They have sexy names like Spaceship, Grow Super and Zuper.  And their target is the generation which apparently cares the least about super.

Suddenly, targeting the 30+ generation is the next big thing among Australia’s $2.3 trillion retirement funds.

They all promise one thing – a departure from the stodgy and well established superannuation funds which appeal more to the millennials’ mums and dads.

Millennials, aged between 18 and 35, have largely been overlooked by the financial services industry because they have small bank balances.

They are often disengaged with all things financial and prone to spending more on overseas travel or chomping on smashed avocado toast. They are a generation that are still burdened with student debt and locked out of the Sydney and Melbourne housing markets.

Spaceship is backed by Atlassians’s Mike-Cannon Brookes and billionaire Peter Thiel. Zuper was developed by Jessica Ellern from payments firm Tyro and Grow Super was founded by Josh Wilson, formerly of Commonwealth Bank and Mathew Keeley, a financial planner for high net worth individuals.

These start-ups are shaking up the super industry with the promise of giving their young members greater control over the way their retirement savings are invested.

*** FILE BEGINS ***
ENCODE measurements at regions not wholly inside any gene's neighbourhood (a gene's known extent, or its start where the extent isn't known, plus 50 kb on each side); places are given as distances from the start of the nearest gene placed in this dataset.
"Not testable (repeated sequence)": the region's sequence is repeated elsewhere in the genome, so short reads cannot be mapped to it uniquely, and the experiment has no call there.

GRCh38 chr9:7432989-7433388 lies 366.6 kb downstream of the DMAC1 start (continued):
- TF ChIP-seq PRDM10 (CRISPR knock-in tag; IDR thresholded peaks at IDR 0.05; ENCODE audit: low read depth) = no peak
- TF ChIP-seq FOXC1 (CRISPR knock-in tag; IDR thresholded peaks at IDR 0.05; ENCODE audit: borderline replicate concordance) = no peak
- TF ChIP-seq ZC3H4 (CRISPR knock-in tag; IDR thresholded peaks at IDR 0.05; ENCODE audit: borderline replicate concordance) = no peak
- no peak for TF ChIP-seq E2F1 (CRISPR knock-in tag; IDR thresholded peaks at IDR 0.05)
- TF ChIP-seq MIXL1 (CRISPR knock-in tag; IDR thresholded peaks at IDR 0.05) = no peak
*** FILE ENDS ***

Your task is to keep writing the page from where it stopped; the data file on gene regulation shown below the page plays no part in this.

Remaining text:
But be warned. Superannuation consultancy Rice Warner CEO Michael Rice told the Australian Financial Review: “They appear to offer something innovative but the promoters appear to have no experience in investment management.

“These products are heavily marketed to the young and gullible.”

ASIC’s Money Smart website also warned: “Choosing a super fund is a bit like dating. Pick the right fund and you’ll be set for a long happy and comfortable life when you retire. Set your sights on the wrong one and you’re in for a world of pain.’’

Spaceship launched in March has been heavily marketed on Facebook and Instagram. It has positioned itself as a technology business with strong weighting in US tech stocks.

Grow launched with an iPhone app has outsourced its investment to global fund, Dimensional Fund Advisers and will allocate 15 per cent of its portfolio to green energy, internet and start-ups.

Warner Rice has also warned that the new breed of super products have “outrageous” fees.

Spaceship charges 1.6 per cent a month in fees plus $1.50 a month for administration. Grow has a flat fee of 1.85 per cent per year compared to the industry average of 1.03 per cent says  Rice Warner.

Whether the new breed of super funds will prosper is questionable.

Virgin Super, launched in great fanfare in 2005 with the support of flamboyant billionaire Richard Branson, has languished. Last year it was folded into a product of global investment group, Mercer, says Rice Warner.

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